Summoner Wars enacts their master plan this week by dropping not only a Master Set edition, but two new Reinforcement Decks, Goodwin’s Blade and Hawk’s Strike.  Unlike in the game, you don’t have to use mystical forces to call forth these packs of warrior-y might.  But if you do use the magic of your wallet, you might find some dangerous allies at your finger tips.  For instance, the Hawk’s Strike pack expands upon the Jungle Elves and Cloaks factions while Goodwin’s Blade expands Vanguards and Fallen Kingdoms.  But maybe the most valued of these three is the new Master Set.  Unlike what you might think when you hear that phrase, the Master Set provides six entirely new faction decks!  Not only is this enough to start a prospective player off on the game, but a premium game board is also included, giving players a perfect setting to play their game.

Oct 012011
 

Show of hands, who wants to be a zombie?  Okay, there’s one…uh, two…all right, just two.  What if I stipulated that you’re not becoming a zombie in real life, just a card game?  And there go the hands.

Yes, the Resident Evil Deck Building Game now comes with more zombifying power thanks to the new Outbreak expansion.  Unlike the last expansion, Alliance, Outbreak follows in Dominion‘s footsteps again by making this expansion a traditional one, i.e. you will need one of the base sets to use it.  As usual, this edition includes a cadre of new zombie fighters, including Kevin Ryman and Mark Wilkins, as well as new weapons, like the stun rod and samurai edge.  Primarily, though, what Outbreak adds is a new Infection play mode.  Basic rules apply, but above the mansion deck sits an infection deck that everyone plays out of in an effort to control their infection level.  If any player rises to 10 infection cards, they become an undead zombie and can attack other players.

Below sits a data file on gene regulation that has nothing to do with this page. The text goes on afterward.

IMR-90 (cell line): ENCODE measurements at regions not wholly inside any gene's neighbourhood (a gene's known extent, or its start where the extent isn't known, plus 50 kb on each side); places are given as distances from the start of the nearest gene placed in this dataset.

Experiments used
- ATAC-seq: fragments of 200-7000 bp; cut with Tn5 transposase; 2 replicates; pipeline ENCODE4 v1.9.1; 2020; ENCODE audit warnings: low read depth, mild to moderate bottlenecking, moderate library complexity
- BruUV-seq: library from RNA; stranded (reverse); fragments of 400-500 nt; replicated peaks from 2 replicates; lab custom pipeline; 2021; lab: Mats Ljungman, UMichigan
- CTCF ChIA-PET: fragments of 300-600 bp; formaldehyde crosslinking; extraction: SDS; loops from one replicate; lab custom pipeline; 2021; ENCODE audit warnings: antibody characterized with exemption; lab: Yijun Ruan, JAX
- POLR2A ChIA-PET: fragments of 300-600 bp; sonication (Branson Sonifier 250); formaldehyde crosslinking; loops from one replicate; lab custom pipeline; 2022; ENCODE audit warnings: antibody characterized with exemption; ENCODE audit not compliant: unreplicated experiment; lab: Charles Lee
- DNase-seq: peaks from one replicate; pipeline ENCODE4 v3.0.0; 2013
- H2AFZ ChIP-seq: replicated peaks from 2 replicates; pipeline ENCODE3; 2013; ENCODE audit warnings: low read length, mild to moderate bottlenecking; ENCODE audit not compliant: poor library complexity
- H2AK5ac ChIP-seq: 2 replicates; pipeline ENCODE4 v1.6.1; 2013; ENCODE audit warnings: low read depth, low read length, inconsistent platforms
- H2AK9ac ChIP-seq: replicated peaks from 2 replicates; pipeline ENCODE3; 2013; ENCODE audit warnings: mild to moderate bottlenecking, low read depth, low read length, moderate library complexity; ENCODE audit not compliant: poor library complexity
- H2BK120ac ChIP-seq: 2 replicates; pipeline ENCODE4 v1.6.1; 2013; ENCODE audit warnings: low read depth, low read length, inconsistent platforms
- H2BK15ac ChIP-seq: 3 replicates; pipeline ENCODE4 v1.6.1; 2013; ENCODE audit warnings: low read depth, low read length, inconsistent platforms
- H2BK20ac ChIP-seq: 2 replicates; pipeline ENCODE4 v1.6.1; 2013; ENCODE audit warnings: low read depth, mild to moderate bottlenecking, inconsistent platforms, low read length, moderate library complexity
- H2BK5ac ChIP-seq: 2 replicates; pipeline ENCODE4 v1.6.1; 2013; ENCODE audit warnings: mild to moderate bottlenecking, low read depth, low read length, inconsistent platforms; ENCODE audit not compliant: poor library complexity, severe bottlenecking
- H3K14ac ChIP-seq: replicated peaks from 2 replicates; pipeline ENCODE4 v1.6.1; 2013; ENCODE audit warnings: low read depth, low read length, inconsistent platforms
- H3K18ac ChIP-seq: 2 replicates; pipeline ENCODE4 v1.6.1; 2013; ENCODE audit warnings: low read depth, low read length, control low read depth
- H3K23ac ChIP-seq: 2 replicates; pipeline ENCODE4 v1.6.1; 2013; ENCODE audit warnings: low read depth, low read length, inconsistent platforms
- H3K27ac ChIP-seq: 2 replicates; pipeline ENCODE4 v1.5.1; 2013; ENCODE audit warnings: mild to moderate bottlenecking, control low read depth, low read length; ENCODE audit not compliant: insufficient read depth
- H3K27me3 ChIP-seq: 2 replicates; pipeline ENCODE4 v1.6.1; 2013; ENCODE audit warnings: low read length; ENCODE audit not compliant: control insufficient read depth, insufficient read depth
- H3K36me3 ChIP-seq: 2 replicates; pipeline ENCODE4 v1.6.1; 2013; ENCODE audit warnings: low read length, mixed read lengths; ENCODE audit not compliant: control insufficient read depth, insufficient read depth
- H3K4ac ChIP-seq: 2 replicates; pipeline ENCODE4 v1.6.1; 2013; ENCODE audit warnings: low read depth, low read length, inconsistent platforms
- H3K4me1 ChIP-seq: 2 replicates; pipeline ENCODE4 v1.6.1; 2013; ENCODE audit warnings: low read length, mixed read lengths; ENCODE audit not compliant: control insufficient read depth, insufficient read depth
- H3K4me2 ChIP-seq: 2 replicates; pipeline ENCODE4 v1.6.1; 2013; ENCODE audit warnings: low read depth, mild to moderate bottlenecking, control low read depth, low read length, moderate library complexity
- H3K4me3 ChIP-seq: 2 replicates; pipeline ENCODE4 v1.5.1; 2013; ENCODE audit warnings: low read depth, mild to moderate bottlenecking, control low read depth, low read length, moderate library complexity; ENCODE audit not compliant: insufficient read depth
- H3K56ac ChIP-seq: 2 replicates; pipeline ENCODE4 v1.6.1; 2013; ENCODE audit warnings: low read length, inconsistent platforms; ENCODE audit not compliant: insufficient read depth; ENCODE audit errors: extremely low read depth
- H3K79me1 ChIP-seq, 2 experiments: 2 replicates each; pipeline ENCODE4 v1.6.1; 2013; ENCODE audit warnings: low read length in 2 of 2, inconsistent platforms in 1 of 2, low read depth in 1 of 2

How many hands now?

With deck building fresh in the brain pan, how about we look at a the release of the revised version of Arcana.  From Fantasy Flight, Arcana is a card based game where players manage and utilize guilds of thieves to gain control of the city of Cadwallon.  If you’ve played City of Thieves, this might sound like a similar premise and that’s because the two games are similar in many characters and options, but different in mechanics.  One thing that is different here is that the playable guilds are trying to rest power from the citizens of Cadwallon, not treasure.  Everyone vies for stake cards by scraping up and using, resourcefully, location cards, relic cards, and others.  If you’ve played the original version of the game and are curious what this one adds and updates, basically, the cards and materials are all redesigned along with a ton of rules alterations and added play modes.